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The Address Book

3.94  ·  Rating details ·  378 Ratings  ·  55 Reviews
"The Address Book," a key and controversial work in Sophie Calle's oeuvre, lies at the epicenter of many layers of reality and fiction. Having found a lost address book on the street in Paris, Calle copied the pages before returning it to its anonymous owner. She then embarked on a search to come to know this stranger by contacting listed individuals--in essence, following ...more
Hardcover, 104 pages
Published October 31st 2012 by Siglio (first published September 30th 2012)
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May 13, 2015 rated it it was amazing
Sophie Calle is a conceptual artist who performs investigations into the nature of privacy, secrecy, identity, what can be known and what is undiscoverable about other people--like a sociologist or anthropologist, but with a style and a dark curiosity and sense of illicit fun and breaking of trusts and taboos that no social scientist could muster, always with an air of danger and transgression which seems slightly sexual to me.

"The Address Book," concerns an address book the artist finds in Pa
Mar 14, 2013 rated it really liked it
a funny investigation into a man via his contacts. also an artful rendering of the "investigation" of a stranger through their "friends". calle became rather famous for this work in 1983, and siglio of los angeles re-issued it in 2012.
for hipsters and readers and art lovers.
ask yourself what YOUR friends would report about you, if someone, a stranger, would ask. would you be handsome? a dope? kind? weird?

this book makes a cameo in heti's 2012 novel How Should a Person Be? A Novel f
Robert Boyd
Dec 03, 2012 rated it really liked it
Shelves: art
I was eager to read this book, a key piece of the art of Sophie Calle. The story is well-known: Calle finds an address book of a man named Pierre D; in an attempt to get to know him, she contacts people in the address book at random and asks them to talk to her about Pierre D.; these interviews are published in Liberation; Pierre D. sees the interviews and is outraged at this violation of his privacy, and shuts the project down; a deal is made that these interviews will never be republished unti ...more
Feb 20, 2013 rated it it was amazing
Shelves: favorites
Update 3/02/16: I adore this book even more on the reread

Original review:
This is one of those concepts I wish I’d come up with first.

Sophie Calle, while walking one day, happened upon a man’s address book that had fallen in the road. She picked it up, copied the pages, returned it to the owner, Pierre, and then proceeded to call and meet with the contacts in Pierre’s address book with the intention of piecing together an impression of his identity.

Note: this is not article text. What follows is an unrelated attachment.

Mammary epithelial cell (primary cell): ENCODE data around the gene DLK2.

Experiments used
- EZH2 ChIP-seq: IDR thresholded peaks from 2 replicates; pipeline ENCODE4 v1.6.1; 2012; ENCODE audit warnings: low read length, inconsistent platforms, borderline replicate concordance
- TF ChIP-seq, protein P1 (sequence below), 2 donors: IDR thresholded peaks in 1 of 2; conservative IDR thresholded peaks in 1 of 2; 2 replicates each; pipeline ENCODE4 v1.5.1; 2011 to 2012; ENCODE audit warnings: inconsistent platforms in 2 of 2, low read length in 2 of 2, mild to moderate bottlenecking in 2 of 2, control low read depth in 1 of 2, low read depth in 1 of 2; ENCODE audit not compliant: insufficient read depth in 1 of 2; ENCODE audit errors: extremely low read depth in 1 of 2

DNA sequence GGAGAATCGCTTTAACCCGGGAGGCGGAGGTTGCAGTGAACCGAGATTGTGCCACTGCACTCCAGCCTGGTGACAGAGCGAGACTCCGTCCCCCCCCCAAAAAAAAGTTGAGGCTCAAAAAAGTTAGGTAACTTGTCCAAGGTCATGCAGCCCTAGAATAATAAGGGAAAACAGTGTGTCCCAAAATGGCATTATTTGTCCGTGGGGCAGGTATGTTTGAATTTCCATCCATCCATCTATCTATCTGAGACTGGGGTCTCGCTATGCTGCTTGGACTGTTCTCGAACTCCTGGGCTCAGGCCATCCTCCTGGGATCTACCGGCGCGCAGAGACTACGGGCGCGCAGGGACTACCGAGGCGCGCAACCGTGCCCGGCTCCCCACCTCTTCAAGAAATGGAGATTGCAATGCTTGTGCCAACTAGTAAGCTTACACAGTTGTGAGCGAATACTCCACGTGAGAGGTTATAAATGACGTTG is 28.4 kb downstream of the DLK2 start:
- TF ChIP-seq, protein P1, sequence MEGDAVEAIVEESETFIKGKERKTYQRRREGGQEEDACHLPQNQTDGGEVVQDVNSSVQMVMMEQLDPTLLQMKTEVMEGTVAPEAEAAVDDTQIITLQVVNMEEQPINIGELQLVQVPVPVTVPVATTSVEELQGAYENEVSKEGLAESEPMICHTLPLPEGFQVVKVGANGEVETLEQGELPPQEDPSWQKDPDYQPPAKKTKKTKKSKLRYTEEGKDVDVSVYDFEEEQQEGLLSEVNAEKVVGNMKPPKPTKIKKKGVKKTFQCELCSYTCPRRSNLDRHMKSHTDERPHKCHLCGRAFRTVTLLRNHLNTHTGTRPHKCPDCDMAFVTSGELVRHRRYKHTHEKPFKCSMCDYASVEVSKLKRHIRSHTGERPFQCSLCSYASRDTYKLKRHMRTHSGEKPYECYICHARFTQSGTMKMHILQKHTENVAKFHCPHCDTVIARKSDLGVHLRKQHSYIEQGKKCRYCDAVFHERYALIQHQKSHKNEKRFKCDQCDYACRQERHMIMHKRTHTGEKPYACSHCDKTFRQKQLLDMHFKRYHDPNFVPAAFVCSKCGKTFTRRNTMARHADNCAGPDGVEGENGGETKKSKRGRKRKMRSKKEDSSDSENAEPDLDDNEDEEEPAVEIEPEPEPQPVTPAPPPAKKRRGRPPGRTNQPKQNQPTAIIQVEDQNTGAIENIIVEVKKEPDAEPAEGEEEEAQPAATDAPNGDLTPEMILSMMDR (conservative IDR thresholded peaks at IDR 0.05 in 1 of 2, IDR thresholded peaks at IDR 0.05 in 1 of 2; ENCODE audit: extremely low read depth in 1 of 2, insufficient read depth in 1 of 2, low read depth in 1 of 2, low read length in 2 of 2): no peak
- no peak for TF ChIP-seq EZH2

If this sounds like a total invasion of priv
Dec 18, 2012 rated it did not like it
Shelves: 2012
Sophie Calle found an address book on the street in Paris. She returned the book to its owner, but not before copying the contents. She proceeds to call through the address book and ask each person to meet with her, explaining the address book but refusing to reveal the owner's identity unless they meet with her in person. She is, essentially, creating a portrait in negative space of the man based on the impressions of his friends and acquaintances. And it's creepy. Like, really creepy. Especial ...more
Maggiemay (Eugenia)
Jun 22, 2013 rated it did not like it
Well - there goes 40 minutes of my life that I'll never get back!!!!
Mar 22, 2018 rated it really liked it
I learned about the artist, Sophie Calle, while reading a book called "Flaneuse" about - you guessed it - women walking cities. One of the women the author profiled was Calle, who has created art out of walking and following people and documenting it in writing and photography (she followed one man from France to Italy!). This book isn't as much about the "flaneusing" but tells the story of Calle finding an address book. She mailed it back to the owner but before she did she photocopied the cont ...more
May 19, 2013 rated it did not like it
Shelves: book-club
The GOOD: This was chosen for my book club, and provoked an extremely interesting and thoughtful discussion!

The BAD: I did not like the author's abrupt writing style, nor did I appreciate her obvious attempt to increase the artistic factor to make up for the very sparse text. I found her endeavor highly inappropriate and her lack of appreciation for that made me very unconfortable with the whole premise and exercise.

The UGLY: I really regret plunking down the $25 for this book which took me les